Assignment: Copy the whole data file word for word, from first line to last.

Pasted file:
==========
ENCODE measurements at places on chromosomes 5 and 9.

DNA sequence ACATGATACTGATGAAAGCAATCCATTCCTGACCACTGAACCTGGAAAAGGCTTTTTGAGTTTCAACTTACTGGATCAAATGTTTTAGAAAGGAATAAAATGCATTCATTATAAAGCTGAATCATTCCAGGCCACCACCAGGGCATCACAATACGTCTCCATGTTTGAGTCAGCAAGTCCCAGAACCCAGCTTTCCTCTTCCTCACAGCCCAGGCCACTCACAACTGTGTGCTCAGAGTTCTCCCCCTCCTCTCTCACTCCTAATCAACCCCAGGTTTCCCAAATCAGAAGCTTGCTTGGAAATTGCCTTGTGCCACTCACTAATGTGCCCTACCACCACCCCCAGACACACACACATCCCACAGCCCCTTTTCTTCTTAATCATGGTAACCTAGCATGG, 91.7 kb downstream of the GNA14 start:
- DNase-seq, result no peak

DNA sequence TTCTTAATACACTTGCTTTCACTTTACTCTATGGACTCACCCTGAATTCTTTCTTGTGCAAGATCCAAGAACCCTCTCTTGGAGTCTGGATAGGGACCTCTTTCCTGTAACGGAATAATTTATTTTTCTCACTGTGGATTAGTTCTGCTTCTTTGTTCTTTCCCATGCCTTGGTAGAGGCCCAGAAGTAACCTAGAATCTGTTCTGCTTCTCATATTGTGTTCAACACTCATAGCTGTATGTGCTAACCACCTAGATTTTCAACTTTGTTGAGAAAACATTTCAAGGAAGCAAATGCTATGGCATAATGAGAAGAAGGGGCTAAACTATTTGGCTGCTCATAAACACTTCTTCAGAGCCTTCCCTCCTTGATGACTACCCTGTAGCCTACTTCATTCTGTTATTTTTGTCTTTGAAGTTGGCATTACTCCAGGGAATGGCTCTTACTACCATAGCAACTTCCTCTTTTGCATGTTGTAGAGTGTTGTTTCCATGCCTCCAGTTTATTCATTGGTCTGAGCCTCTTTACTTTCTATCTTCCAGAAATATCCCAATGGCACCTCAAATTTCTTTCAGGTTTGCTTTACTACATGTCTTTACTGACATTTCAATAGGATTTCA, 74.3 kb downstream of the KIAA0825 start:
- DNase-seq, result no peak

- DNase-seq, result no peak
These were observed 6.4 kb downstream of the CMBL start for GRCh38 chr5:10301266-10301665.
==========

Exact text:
ENCODE measurements at places on chromosomes 5 and 9.

DNA sequence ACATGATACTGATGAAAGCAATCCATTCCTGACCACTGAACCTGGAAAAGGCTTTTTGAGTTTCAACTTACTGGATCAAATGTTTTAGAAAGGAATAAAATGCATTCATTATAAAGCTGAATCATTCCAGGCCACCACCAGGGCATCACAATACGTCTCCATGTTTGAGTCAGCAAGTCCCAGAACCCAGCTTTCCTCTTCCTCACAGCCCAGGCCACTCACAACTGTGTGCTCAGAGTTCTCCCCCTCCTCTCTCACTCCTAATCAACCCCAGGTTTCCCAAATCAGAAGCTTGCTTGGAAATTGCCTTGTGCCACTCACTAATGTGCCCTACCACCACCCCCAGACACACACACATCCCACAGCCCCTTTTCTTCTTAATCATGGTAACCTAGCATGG, 91.7 kb downstream of the GNA14 start:
- DNase-seq, result no peak

DNA sequence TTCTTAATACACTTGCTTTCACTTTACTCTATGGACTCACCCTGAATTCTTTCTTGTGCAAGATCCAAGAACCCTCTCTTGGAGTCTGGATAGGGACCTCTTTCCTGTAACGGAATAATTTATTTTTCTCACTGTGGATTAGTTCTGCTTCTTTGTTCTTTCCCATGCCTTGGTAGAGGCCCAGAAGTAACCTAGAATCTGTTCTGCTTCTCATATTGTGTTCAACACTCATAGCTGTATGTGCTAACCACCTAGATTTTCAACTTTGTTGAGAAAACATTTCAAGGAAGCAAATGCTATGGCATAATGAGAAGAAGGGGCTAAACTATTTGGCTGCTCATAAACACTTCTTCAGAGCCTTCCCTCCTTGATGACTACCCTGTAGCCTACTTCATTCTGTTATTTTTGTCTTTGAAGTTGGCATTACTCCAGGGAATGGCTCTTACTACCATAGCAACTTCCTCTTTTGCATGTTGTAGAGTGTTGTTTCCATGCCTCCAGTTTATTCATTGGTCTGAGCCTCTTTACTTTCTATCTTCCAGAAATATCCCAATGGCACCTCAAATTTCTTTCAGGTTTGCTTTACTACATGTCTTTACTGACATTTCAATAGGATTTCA, 74.3 kb downstream of the KIAA0825 start:
- DNase-seq, result no peak

- DNase-seq, result no peak
These were observed 6.4 kb downstream of the CMBL start for GRCh38 chr5:10301266-10301665.